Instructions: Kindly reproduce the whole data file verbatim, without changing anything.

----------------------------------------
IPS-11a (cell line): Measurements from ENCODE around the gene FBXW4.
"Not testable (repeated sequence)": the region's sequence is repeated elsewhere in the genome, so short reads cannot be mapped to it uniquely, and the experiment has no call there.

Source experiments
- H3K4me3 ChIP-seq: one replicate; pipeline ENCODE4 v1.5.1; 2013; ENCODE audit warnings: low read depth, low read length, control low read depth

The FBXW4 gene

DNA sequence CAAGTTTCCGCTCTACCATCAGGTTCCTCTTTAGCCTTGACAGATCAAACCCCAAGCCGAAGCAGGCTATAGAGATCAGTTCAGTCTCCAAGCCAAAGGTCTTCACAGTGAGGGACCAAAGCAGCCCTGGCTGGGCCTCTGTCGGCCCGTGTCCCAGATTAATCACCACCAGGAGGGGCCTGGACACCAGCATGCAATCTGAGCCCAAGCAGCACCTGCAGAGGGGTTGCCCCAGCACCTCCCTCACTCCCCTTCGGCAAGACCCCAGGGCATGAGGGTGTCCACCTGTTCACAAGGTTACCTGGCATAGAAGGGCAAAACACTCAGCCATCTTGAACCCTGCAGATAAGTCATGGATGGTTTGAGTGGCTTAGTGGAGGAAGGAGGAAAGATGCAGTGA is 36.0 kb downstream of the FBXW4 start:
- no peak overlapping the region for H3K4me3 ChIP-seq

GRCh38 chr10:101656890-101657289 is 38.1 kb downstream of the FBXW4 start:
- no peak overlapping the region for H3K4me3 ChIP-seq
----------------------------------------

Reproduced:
IPS-11a (cell line): Measurements from ENCODE around the gene FBXW4.
"Not testable (repeated sequence)": the region's sequence is repeated elsewhere in the genome, so short reads cannot be mapped to it uniquely, and the experiment has no call there.

Source experiments
- H3K4me3 ChIP-seq: one replicate; pipeline ENCODE4 v1.5.1; 2013; ENCODE audit warnings: low read depth, low read length, control low read depth

The FBXW4 gene

DNA sequence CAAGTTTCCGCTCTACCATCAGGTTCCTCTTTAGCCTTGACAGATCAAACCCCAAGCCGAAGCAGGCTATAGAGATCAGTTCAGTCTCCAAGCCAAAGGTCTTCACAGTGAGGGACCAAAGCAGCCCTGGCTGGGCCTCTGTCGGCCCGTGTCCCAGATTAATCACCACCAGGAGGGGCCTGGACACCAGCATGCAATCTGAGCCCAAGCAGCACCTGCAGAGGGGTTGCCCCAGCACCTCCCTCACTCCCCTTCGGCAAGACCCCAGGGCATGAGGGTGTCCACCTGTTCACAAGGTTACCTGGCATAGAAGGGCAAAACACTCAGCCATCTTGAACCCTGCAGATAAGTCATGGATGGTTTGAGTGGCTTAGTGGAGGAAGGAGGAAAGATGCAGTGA is 36.0 kb downstream of the FBXW4 start:
- no peak overlapping the region for H3K4me3 ChIP-seq

GRCh38 chr10:101656890-101657289 is 38.1 kb downstream of the FBXW4 start:
- no peak overlapping the region for H3K4me3 ChIP-seq